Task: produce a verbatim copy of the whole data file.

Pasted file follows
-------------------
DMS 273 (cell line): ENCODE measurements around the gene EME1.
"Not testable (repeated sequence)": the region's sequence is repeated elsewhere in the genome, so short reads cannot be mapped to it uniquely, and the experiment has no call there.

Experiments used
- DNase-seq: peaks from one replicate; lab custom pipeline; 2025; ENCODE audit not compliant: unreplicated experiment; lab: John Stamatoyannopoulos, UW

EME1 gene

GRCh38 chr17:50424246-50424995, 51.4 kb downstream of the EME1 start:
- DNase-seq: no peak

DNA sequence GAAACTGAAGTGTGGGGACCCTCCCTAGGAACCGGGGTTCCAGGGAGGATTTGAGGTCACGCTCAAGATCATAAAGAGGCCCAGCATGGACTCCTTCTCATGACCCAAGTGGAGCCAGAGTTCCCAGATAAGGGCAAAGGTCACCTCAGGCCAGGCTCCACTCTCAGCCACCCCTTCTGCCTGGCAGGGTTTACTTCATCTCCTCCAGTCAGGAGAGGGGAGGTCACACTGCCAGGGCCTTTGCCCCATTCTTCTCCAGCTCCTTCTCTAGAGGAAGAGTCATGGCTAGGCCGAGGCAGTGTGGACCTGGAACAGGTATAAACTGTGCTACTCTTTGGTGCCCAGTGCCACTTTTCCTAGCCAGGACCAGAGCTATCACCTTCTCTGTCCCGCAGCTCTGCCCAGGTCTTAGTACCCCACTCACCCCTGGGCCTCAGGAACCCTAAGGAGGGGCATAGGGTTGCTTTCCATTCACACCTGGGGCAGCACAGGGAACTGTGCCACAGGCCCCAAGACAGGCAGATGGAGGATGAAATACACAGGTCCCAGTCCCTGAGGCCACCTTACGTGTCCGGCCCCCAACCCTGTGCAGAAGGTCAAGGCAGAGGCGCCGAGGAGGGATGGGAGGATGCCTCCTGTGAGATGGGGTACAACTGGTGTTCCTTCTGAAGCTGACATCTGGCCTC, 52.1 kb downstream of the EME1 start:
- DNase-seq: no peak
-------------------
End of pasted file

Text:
DMS 273 (cell line): ENCODE measurements around the gene EME1.
"Not testable (repeated sequence)": the region's sequence is repeated elsewhere in the genome, so short reads cannot be mapped to it uniquely, and the experiment has no call there.

Experiments used
- DNase-seq: peaks from one replicate; lab custom pipeline; 2025; ENCODE audit not compliant: unreplicated experiment; lab: John Stamatoyannopoulos, UW

EME1 gene

GRCh38 chr17:50424246-50424995, 51.4 kb downstream of the EME1 start:
- DNase-seq: no peak

DNA sequence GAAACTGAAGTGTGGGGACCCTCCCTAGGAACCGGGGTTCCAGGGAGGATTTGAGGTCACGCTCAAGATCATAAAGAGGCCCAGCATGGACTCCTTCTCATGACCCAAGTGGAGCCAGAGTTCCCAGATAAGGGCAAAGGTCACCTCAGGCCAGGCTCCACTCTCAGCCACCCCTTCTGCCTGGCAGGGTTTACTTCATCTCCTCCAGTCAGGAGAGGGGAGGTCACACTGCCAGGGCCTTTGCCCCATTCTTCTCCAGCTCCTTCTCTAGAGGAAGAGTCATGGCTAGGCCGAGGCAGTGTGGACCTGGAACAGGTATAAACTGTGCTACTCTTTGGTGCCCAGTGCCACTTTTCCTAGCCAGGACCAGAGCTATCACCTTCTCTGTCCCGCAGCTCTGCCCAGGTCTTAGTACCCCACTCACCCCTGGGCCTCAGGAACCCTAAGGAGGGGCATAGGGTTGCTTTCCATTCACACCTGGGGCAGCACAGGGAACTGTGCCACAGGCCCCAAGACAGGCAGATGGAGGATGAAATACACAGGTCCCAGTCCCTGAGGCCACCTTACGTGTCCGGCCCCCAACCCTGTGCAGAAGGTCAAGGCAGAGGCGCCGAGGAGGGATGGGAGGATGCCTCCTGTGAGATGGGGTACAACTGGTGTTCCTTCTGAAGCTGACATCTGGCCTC, 52.1 kb downstream of the EME1 start:
- DNase-seq: no peak